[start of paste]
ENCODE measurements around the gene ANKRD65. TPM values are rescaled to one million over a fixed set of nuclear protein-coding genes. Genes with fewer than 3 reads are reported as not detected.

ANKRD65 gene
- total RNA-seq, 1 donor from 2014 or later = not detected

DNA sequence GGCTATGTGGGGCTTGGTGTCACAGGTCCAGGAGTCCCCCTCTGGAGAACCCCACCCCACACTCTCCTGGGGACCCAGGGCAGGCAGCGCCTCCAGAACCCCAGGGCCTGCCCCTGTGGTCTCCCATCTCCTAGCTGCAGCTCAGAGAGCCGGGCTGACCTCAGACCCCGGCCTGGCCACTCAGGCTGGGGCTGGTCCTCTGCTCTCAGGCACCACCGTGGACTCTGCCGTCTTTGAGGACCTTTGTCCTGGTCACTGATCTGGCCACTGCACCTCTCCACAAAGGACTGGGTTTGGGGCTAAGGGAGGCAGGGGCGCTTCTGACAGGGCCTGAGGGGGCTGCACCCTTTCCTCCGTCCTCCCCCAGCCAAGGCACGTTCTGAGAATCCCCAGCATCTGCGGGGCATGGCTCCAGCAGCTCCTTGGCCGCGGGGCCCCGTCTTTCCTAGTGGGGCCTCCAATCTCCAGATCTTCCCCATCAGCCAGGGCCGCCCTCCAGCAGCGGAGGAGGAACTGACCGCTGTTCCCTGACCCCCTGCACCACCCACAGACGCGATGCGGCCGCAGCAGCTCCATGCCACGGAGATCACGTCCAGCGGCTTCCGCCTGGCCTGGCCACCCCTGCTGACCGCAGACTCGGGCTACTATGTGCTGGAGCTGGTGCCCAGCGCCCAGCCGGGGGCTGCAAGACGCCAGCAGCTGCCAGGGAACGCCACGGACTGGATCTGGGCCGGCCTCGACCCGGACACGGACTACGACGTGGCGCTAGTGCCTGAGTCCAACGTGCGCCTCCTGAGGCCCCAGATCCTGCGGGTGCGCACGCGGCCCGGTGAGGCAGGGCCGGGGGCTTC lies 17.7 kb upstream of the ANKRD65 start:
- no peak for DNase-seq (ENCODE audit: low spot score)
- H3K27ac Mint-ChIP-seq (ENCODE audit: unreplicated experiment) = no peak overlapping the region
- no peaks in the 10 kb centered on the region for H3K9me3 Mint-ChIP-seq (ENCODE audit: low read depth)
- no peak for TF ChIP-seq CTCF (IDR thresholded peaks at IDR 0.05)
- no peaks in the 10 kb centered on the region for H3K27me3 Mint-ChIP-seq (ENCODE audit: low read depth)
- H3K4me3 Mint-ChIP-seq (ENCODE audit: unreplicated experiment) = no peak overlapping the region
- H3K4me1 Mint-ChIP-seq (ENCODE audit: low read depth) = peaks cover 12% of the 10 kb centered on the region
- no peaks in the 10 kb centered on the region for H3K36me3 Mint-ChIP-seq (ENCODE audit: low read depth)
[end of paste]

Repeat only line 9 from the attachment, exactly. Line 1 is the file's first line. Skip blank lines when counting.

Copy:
- no peaks in the 10 kb centered on the region for H3K27me3 Mint-ChIP-seq (ENCODE audit: low read depth)